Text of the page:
Guinea-Bissau goes to the polls Sunday for a much-awaited presidential and parliamentary election. The country is trying to move on from two years of uncertainty that followed an April 2012 military coup. Political analysts say this election marks the arrival of a new generation of politicians, something they say bodes well for a fresh start after decades of instability.
Bissau-Guineans vote Sunday for a new president and a new parliament. Both will have a role in appointing the new prime minister.
It has been almost two years since Guinea Bissau tried to hold an election. In April 2012, a military coup disrupted that presidential poll as it headed to a run-off.
There are 13 presidential candidates this time and no clear frontrunner. Analysts say they expect it to go to a second round. There are several first-time or independent candidates.
The two prominent political figures that were headed to the presidential run-off back in 2012 are not running this time. Both men were controversial when it came to the country's tumultuous political-military relations.
Guinea Bissau analyst Elisabete Azevedo-Harman of London-based Chatham House:
"It's really interesting that you come up for these elections with the two main parties for the first time with a different generation leading for the election. That makes the parties weaker. Yes, it's true that they don't have the charisma of previous candidates that are well known by the population but maybe it's a good sign for the need to have the short-term balance between the military and the politics," said Azevedo-Harman.
Former president Kumba Yala died earlier this month. He had already resigned from his party, the PIS, and was backing an independent who had also emerged from the PIS, Nuno Gomes Nabian.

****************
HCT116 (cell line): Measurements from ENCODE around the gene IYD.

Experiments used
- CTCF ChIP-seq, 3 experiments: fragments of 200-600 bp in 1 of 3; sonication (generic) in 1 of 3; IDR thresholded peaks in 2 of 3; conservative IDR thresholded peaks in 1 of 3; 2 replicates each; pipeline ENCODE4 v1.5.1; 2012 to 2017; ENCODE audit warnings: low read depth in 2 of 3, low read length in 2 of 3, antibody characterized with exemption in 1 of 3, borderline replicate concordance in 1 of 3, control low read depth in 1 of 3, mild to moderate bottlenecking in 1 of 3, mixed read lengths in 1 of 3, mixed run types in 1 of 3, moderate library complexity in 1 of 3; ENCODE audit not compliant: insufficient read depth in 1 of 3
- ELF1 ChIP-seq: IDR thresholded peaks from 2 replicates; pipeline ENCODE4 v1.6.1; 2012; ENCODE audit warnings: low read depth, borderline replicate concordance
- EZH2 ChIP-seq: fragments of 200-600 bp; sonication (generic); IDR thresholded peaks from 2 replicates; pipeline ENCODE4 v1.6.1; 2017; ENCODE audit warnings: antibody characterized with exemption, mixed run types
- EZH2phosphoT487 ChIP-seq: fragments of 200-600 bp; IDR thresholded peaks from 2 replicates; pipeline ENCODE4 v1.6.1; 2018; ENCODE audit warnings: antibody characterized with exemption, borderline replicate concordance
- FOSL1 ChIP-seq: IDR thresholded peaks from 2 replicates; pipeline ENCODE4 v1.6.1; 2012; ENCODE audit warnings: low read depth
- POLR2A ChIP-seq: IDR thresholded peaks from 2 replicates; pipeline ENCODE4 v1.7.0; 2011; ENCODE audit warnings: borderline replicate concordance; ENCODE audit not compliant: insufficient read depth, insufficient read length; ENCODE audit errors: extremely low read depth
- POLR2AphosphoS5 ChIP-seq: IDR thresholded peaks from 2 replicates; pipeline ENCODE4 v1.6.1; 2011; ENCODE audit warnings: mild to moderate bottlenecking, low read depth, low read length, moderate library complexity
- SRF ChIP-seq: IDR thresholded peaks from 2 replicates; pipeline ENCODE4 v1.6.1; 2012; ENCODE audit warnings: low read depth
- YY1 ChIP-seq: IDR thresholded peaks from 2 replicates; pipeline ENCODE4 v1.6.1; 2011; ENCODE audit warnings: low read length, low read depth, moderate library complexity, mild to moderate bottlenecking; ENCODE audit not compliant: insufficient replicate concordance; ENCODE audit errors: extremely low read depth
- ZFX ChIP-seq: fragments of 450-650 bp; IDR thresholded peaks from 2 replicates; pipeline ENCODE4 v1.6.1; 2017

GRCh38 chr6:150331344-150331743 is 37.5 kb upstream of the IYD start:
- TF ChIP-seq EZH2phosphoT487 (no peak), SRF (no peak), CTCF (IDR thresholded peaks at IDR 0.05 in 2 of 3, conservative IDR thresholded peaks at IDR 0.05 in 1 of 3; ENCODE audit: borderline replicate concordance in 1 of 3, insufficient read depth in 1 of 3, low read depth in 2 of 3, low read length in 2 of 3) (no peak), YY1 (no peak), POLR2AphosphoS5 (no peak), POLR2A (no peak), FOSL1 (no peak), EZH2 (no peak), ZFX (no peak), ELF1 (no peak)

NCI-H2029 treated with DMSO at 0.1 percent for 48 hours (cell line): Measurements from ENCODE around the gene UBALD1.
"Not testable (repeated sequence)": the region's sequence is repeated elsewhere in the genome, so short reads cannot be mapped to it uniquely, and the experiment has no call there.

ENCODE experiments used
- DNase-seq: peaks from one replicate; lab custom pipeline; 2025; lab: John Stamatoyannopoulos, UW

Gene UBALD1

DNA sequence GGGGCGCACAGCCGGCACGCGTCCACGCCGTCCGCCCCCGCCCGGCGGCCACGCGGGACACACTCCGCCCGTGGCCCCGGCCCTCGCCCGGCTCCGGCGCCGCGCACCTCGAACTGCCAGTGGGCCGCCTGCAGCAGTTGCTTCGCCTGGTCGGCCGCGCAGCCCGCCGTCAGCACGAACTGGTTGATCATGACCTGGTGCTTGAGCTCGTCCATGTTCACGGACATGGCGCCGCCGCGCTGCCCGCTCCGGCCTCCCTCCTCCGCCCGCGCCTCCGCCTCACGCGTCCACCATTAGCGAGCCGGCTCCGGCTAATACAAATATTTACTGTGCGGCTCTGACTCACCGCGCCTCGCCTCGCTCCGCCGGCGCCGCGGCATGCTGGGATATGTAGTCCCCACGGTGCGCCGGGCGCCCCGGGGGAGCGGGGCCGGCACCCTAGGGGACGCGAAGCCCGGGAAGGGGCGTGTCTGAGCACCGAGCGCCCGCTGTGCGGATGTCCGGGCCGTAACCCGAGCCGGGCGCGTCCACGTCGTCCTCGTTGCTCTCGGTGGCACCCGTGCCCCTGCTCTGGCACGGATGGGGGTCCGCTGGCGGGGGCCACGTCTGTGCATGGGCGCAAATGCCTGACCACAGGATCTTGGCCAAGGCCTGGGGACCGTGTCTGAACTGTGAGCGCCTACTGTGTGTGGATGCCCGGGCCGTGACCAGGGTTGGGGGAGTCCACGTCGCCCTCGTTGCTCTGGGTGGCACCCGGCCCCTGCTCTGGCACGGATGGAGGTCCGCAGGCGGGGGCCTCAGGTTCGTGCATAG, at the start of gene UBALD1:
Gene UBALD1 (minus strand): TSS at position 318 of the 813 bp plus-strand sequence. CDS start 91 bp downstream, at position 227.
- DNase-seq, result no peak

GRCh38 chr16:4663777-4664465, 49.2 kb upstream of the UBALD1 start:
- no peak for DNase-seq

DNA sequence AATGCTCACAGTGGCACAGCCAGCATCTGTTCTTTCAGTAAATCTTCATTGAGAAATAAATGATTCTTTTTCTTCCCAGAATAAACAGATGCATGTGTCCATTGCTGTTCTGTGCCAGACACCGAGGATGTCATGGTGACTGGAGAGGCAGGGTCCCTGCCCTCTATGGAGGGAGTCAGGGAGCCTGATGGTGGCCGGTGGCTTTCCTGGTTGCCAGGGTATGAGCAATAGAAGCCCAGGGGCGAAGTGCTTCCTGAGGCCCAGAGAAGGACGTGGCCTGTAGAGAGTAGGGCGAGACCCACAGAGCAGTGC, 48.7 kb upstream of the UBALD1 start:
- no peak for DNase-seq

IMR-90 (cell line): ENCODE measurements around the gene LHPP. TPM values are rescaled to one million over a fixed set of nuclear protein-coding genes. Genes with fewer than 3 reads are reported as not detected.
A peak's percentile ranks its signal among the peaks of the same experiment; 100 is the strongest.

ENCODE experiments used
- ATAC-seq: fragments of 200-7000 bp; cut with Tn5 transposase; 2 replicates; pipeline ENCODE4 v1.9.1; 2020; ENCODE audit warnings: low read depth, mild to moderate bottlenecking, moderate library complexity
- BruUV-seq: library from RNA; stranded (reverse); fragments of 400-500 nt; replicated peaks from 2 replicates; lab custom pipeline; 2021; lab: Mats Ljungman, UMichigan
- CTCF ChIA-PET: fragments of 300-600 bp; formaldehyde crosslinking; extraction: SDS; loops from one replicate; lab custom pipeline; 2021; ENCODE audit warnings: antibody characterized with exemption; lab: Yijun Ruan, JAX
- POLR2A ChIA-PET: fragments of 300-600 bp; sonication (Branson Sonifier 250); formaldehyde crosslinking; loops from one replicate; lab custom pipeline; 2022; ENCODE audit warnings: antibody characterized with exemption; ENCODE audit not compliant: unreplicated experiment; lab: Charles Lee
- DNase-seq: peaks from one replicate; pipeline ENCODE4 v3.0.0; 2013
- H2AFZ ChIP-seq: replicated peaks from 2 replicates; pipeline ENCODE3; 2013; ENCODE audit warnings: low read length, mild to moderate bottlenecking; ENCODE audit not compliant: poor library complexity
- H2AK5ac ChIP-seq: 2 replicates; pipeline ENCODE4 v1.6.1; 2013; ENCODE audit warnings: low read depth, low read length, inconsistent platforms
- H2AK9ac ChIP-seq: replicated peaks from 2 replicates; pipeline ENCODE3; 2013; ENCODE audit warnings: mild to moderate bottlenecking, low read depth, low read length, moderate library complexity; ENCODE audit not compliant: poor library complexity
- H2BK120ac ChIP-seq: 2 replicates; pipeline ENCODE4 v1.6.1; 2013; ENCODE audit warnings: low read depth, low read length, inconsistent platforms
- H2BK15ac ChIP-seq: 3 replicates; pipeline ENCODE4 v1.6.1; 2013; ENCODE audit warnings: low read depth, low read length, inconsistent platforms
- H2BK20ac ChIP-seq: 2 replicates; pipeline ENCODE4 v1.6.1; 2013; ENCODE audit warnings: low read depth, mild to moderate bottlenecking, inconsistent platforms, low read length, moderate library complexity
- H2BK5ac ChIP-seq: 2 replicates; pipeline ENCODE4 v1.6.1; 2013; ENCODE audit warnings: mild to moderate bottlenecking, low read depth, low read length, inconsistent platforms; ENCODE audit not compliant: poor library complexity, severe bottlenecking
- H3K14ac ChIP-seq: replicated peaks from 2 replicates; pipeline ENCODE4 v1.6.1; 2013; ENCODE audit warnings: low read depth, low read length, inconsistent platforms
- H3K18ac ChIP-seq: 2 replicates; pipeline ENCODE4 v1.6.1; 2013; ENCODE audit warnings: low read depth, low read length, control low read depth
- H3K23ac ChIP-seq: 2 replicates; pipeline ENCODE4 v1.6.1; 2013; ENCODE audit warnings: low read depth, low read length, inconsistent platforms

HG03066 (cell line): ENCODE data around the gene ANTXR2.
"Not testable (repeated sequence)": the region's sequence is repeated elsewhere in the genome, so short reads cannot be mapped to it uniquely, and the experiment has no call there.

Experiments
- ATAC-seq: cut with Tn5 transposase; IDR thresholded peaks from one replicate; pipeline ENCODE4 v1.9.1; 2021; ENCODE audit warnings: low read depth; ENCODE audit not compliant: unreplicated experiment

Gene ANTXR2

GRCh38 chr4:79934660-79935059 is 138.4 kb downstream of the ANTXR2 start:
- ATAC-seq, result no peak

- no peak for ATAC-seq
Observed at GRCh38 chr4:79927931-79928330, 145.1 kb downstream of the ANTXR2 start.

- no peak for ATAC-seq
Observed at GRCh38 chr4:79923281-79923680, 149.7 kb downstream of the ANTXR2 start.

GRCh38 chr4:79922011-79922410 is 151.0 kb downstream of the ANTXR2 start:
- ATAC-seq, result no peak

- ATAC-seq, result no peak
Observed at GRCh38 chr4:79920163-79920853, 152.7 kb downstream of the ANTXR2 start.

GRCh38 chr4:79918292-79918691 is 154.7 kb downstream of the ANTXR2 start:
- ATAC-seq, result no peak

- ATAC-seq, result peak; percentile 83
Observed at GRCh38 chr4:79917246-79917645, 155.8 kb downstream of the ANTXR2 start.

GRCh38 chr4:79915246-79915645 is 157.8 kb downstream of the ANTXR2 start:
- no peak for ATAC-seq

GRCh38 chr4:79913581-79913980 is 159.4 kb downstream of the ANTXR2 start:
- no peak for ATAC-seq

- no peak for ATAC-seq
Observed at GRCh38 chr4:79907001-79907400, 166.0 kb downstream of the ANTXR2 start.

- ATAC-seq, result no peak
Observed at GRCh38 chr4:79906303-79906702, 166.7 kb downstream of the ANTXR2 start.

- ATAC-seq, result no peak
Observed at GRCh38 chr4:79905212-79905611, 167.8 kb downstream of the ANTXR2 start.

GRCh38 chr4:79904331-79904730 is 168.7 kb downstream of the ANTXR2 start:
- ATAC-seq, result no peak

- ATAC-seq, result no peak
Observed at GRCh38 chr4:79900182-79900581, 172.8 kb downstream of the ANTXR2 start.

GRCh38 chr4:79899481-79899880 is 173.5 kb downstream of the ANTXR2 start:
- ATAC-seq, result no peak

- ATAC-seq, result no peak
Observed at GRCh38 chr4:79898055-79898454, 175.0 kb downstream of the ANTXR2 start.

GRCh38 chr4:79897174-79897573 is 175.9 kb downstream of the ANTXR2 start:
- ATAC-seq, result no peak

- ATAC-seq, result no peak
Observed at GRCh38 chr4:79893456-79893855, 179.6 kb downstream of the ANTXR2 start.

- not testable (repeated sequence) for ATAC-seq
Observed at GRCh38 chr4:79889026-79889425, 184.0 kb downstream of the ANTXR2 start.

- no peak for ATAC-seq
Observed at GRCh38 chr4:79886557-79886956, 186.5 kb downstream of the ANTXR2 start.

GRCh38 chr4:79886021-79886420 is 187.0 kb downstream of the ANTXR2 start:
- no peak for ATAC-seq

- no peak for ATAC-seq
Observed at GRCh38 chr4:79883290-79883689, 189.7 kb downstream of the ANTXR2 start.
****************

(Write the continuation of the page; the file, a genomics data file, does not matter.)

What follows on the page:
Former prime minister Carlos Gomes Junior had been expected to win the 2012 run-off but was instead forced into exile after the coup. He remains in Portugal.
His party, the PAIGC, the largest party in the country, changed leadership at its last party congress. The PAIGC put Jose Mario Vaz on the ticket for this election. Vaz is a former finance minister who also served as mayor of the capital, Bissau.
The sad state of the country's economy has figured prominently in this campaign.
Vaz has told voters that it is time to stop with all the political intrigue and get down to work. He has pledged to work in cooperation with the new government to revitalize the cashew nut and rice sectors. He says it is ridiculous for the country to be importing so much rice, approximately 80,000 tons per year, at such high costs.
Another technocrat whom political analysts are watching in this election is independent candidate, Paolo Gomes. Gomes is a Harvard-educated, former World Bank executive.
Gomes told voters that without stability the country will not be able to attract investment. Wealth, he says, will come with stability. He says they need jobs for young people. He says many young people finish their studies or training but there are no jobs so they remain dependent on their parents. He says this is "unacceptable."
Guinea-Bissau is one of Africa's smallest, yet most unstable, countries. There have been repeated coups, mutinies and political assassinations since independence 40 years ago. No elected president has ever finished his mandate.
Analysts warn that the military remains a destabilizing force.
Lassana Cassama reported from Bissau.